A year now since your last card, Plains-high, August, a new book started, but no topic said, one hand cast in spruce you cut with the other hand, your dog swallowed by a mountain, one night of loving as a missionary under the Pole Star and canvas by a forgotten road coming from nowhere.

We wonder, my friend, if you are still walking, if you breathe, if you touch the Pacific will Atlantic ritual be remembered as we remember it: high-salted air rich as sin, wind-driven like the final broom, gulls at havoc, at sea a ship threatening disappearance, above it all a buoy bell begging to be heard, and our eyes on the back of your head.

Tuesday, August 11, 2015

At Reserva Caleta on the Osa Peninsula

by Karla Linn Merrifield

This Costa Rican garden far more
abundant than any mythical Eden,
bolder, redder, in deeper
golden yellow, a bluer blue,

a pair rustle upper limbs
in the flash and flame of feathers
of macaw copulation—in a blur
they mate in saturated living colors.

Winterlude on the River

by Cristina M. R. Norcross

The warm scent of fried dough,
decorated with cinnamon sugar
and squeezed lemon juice,
fills the air.

Frozen water artwork,
laced with lines of ice skate markings,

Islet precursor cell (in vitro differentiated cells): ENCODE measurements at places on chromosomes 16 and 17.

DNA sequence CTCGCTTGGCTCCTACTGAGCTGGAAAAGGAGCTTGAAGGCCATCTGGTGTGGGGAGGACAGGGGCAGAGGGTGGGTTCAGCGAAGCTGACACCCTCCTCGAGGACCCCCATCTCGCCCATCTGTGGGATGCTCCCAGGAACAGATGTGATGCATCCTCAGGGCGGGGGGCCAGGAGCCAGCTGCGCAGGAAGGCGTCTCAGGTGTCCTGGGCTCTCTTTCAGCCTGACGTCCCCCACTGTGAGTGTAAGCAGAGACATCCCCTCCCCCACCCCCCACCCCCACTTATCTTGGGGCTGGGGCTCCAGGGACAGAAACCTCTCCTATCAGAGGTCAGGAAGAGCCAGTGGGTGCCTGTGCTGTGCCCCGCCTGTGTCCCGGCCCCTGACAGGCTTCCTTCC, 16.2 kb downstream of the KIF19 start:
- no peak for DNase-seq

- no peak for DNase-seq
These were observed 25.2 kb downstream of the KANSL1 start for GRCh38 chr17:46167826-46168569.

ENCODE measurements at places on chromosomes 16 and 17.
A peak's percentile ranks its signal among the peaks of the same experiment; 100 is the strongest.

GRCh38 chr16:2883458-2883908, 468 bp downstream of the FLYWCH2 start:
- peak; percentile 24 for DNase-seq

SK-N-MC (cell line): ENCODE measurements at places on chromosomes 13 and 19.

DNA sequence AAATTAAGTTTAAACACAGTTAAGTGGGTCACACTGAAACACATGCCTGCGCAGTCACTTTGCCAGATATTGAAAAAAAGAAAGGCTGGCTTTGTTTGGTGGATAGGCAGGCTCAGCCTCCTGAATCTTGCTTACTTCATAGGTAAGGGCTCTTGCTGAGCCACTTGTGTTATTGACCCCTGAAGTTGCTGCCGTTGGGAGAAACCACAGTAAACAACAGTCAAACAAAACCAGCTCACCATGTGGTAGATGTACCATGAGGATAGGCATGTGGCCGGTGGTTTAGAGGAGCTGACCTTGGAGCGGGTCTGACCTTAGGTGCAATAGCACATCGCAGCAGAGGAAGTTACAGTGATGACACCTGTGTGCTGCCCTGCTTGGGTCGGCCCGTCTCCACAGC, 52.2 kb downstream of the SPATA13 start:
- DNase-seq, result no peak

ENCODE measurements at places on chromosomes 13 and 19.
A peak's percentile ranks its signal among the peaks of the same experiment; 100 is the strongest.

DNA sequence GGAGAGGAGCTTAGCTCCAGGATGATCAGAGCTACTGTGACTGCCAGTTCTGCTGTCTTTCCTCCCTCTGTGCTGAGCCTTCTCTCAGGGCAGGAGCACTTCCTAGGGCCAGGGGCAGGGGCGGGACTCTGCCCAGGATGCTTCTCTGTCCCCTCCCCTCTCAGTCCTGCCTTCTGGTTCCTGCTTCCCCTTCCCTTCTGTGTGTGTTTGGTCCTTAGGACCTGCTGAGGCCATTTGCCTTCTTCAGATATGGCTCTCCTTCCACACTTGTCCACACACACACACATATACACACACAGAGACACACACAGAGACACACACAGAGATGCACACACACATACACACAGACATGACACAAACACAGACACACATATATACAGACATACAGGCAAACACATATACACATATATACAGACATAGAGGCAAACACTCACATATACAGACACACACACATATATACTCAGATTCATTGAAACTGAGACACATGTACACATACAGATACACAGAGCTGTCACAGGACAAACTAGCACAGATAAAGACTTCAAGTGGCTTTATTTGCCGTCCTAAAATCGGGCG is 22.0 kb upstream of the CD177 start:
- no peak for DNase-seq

appears on the Ottawa River.

Winterlude comes to a close,
as intricate ice sculptures of eagles and bears
start to morph and melt.
The big collection and clearing begins –
forgotten, sticky squares of wax paper
and hot chocolate drips,
still clinging to paper cups.

Sacred Universe

by Maury Grimm

Sacred Universe. It must be the light of this near full moon that tricks my eyes into seeing every star, planet moving. Or maybe it is the eyes aging as they will, as they are.

The morning light floods slowly along the edge of the Sangres, red and orange like those mountains. Perhaps a reflection of the singular lenticular clouds that drift along the scree. And I, up at 3am and again in this past hour, waiting by the northeastern windows for a light to trail across this morning sky.

For me, this is really the beginning of the new season of years, upon tonight's full moon.

The prayer resounds fuller now into my 61st year, knowing all these evolutions--if I allow--bring me closer to myself.

And that is the prayer, to be. To be the whole and best, to work at my connections, my passion, my family and friends. Not behind the veneer one endures to sometimes 'grow up'. No, I want to grow out and in. Simultaneously out, in, around and continue to spiral to myself, to the Universe.

For in the light, before the cacophony of news, of day, of traveling, we are as old and as young in it. In one breath exhaled, inhaled.

Sunday, August 9, 2015

Hawk Rising

by Peter Branson

There’s me, that mould of feather, stalled beneath
its pall of rusting bracken, putrid mass.
They’ve got me wrong, those poets, my blood-glazed eye;
slim pickings, narrow margins, misery
one mischief ride away, the constant theme
of gorge, then fast till keen, no second chance.
The slightest injury, bland circumstance,
blunting my cutting edge, stirs loitering death.
You’ll fade to nothing by degrees, no snare
nor keeper’s neat dispatch – that still goes on –